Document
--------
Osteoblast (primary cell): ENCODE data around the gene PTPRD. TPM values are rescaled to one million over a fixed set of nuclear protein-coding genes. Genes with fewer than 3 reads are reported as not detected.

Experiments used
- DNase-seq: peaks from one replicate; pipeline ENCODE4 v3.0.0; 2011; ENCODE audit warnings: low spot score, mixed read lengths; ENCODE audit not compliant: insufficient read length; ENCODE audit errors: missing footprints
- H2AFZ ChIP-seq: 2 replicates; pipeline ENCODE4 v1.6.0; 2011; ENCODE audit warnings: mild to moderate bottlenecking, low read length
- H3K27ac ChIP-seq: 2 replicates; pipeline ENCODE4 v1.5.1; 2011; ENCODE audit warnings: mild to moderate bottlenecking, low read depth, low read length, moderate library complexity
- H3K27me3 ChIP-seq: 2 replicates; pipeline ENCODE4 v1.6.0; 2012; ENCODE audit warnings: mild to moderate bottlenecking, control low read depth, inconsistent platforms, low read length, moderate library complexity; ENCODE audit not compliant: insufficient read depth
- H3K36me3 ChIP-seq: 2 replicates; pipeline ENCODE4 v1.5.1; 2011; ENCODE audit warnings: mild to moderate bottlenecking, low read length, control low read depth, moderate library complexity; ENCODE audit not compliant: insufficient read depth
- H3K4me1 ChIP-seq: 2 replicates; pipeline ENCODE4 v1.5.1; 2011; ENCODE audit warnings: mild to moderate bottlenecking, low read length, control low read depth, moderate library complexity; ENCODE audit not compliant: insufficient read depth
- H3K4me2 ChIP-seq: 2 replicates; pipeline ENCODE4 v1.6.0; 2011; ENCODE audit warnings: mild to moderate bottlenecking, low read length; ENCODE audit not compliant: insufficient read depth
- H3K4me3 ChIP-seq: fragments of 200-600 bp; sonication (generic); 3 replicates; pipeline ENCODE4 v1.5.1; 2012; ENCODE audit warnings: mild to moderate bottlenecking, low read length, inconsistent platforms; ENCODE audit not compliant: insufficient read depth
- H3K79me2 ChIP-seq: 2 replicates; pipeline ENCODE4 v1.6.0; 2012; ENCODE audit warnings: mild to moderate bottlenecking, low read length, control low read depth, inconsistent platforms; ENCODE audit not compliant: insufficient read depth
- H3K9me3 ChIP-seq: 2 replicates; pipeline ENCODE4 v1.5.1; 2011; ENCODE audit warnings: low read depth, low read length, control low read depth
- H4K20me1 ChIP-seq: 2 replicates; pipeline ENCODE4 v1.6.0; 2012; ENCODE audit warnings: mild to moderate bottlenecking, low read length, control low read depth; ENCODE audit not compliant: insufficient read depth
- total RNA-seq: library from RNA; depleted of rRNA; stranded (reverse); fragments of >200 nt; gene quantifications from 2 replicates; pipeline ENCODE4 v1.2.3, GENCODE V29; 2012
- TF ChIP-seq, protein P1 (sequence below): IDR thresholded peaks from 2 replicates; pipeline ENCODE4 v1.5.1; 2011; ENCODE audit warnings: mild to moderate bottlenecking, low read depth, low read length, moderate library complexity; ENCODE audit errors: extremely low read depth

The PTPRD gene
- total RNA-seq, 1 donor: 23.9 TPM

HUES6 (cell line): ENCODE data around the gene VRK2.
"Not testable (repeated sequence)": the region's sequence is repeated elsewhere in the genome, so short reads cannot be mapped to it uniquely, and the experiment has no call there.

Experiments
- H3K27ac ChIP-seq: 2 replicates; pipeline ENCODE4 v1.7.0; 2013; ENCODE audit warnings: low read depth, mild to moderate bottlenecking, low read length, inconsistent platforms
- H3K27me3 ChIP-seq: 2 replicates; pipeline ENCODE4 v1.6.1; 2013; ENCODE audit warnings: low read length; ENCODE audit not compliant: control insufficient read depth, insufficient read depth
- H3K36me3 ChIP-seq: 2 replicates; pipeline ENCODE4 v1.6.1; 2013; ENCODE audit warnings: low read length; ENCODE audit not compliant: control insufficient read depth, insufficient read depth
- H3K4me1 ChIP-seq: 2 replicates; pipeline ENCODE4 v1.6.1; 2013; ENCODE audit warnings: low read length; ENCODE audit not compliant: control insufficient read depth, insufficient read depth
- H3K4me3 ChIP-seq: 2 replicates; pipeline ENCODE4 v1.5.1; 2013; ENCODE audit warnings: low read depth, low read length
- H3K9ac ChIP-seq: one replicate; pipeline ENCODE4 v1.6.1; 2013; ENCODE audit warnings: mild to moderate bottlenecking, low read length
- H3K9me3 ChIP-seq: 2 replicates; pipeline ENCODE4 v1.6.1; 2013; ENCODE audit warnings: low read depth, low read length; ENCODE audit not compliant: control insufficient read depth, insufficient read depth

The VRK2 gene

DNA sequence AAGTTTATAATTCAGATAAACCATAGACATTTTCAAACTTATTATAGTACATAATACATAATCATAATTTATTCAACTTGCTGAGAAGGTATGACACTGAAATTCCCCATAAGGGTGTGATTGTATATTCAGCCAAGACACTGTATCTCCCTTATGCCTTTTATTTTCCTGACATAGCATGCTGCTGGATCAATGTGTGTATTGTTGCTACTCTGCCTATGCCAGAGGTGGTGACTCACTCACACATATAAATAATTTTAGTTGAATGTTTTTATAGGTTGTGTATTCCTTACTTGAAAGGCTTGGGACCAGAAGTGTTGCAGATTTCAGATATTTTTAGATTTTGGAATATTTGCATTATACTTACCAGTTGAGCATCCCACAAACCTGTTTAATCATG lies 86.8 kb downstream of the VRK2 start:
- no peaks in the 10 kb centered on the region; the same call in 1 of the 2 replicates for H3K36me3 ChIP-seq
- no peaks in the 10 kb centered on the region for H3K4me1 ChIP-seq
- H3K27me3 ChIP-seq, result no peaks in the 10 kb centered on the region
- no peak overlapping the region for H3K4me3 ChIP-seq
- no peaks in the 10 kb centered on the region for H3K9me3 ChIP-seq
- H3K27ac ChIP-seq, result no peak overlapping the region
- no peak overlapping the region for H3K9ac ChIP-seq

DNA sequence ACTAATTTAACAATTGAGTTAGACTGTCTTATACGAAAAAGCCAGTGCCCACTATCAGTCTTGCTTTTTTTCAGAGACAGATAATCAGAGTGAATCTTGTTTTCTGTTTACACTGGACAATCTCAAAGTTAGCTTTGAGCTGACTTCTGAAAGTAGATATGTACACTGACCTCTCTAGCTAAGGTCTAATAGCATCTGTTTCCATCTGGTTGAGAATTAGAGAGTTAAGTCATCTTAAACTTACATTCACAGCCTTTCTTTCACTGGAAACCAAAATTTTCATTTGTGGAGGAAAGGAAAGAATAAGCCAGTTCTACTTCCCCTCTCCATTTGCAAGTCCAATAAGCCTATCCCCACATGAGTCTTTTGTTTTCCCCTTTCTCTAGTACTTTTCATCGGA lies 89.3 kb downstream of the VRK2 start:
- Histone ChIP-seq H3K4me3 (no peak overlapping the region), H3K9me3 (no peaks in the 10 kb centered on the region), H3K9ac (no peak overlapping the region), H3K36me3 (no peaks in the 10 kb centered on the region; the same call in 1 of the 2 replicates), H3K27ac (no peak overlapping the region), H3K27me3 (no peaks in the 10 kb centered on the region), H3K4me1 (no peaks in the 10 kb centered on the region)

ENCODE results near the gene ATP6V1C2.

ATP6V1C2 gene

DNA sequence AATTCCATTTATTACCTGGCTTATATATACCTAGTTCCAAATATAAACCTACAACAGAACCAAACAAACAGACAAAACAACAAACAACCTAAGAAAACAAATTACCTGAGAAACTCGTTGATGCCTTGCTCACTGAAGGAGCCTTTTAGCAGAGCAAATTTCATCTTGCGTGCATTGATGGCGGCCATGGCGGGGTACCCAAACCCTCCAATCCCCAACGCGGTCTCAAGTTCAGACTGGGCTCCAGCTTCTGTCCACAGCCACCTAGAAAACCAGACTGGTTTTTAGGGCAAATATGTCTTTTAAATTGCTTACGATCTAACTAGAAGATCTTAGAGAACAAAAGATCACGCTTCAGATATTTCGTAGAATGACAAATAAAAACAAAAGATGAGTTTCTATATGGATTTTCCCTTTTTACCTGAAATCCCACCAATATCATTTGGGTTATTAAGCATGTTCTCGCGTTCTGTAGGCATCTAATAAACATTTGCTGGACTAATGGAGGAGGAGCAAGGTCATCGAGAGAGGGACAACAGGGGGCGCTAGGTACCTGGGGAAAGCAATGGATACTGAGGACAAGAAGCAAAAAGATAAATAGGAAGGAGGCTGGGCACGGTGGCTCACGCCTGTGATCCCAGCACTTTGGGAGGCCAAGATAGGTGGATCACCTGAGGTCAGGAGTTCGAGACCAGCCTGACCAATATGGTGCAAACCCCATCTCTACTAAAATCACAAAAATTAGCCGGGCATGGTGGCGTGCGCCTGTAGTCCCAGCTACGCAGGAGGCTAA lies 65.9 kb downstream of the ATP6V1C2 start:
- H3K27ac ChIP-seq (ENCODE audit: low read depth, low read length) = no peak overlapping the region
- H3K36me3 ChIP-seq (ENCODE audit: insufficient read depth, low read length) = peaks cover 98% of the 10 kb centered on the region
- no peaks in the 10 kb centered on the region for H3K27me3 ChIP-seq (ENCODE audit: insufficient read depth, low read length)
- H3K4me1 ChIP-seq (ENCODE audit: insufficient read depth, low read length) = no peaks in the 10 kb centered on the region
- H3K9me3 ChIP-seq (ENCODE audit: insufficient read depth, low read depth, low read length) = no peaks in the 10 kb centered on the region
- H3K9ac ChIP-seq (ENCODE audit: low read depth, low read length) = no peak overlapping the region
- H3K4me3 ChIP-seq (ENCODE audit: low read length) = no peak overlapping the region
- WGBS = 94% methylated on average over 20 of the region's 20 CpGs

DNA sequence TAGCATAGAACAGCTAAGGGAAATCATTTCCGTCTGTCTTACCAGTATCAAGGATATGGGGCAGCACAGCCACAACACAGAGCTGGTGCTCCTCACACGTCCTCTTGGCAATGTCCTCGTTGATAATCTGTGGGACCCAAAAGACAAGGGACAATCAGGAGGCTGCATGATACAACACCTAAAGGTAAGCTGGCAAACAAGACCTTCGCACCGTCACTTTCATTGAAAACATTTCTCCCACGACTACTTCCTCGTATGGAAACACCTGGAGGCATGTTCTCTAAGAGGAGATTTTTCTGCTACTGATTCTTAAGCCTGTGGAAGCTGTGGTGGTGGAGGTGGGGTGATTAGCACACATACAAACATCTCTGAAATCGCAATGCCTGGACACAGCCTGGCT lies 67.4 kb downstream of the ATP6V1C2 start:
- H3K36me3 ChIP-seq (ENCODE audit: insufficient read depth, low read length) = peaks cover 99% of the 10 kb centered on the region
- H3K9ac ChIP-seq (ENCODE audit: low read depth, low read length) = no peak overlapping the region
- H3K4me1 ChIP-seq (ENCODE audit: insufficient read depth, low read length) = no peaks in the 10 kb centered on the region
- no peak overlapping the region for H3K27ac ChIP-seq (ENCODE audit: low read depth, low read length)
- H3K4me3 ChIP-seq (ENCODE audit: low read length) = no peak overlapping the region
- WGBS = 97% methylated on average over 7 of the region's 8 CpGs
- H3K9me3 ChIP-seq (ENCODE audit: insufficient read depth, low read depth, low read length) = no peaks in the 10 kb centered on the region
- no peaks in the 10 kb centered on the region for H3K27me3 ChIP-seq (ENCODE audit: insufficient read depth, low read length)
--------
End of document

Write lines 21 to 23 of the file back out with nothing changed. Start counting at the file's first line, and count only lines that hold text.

- H3K27ac ChIP-seq: 2 replicates; pipeline ENCODE4 v1.7.0; 2013; ENCODE audit warnings: low read depth, mild to moderate bottlenecking, low read length, inconsistent platforms
- H3K27me3 ChIP-seq: 2 replicates; pipeline ENCODE4 v1.6.1; 2013; ENCODE audit warnings: low read length; ENCODE audit not compliant: control insufficient read depth, insufficient read depth
- H3K36me3 ChIP-seq: 2 replicates; pipeline ENCODE4 v1.6.1; 2013; ENCODE audit warnings: low read length; ENCODE audit not compliant: control insufficient read depth, insufficient read depth